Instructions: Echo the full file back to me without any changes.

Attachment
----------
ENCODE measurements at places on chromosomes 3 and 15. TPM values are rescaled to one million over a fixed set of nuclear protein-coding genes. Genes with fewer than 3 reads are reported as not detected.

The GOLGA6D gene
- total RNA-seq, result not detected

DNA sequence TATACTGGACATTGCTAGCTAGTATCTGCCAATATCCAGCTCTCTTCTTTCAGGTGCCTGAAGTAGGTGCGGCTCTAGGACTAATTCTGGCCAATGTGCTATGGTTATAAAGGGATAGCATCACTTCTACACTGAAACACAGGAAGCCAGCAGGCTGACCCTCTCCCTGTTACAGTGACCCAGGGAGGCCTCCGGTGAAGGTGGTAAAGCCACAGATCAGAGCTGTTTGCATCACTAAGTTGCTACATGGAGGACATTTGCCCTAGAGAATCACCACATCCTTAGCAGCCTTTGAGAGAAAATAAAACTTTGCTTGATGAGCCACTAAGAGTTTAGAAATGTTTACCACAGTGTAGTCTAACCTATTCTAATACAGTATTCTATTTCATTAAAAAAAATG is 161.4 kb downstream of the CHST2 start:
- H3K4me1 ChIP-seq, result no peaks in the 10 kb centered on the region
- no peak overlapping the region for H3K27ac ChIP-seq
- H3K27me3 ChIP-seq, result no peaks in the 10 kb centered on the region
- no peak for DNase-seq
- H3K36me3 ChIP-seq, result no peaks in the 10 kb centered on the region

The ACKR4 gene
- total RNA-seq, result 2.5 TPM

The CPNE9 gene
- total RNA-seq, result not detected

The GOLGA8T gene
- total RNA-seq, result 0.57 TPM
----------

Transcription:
ENCODE measurements at places on chromosomes 3 and 15. TPM values are rescaled to one million over a fixed set of nuclear protein-coding genes. Genes with fewer than 3 reads are reported as not detected.

The GOLGA6D gene
- total RNA-seq, result not detected

DNA sequence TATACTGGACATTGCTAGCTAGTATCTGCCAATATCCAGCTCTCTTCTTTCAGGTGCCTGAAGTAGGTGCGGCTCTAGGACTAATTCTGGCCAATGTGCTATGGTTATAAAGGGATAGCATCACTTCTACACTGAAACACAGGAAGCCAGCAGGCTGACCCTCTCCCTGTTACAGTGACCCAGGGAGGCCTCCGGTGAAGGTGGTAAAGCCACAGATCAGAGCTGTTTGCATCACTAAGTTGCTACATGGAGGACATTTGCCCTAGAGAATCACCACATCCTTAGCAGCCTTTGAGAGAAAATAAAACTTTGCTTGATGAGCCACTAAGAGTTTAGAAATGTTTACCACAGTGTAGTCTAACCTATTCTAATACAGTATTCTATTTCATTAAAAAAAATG is 161.4 kb downstream of the CHST2 start:
- H3K4me1 ChIP-seq, result no peaks in the 10 kb centered on the region
- no peak overlapping the region for H3K27ac ChIP-seq
- H3K27me3 ChIP-seq, result no peaks in the 10 kb centered on the region
- no peak for DNase-seq
- H3K36me3 ChIP-seq, result no peaks in the 10 kb centered on the region

The ACKR4 gene
- total RNA-seq, result 2.5 TPM

The CPNE9 gene
- total RNA-seq, result not detected

The GOLGA8T gene
- total RNA-seq, result 0.57 TPM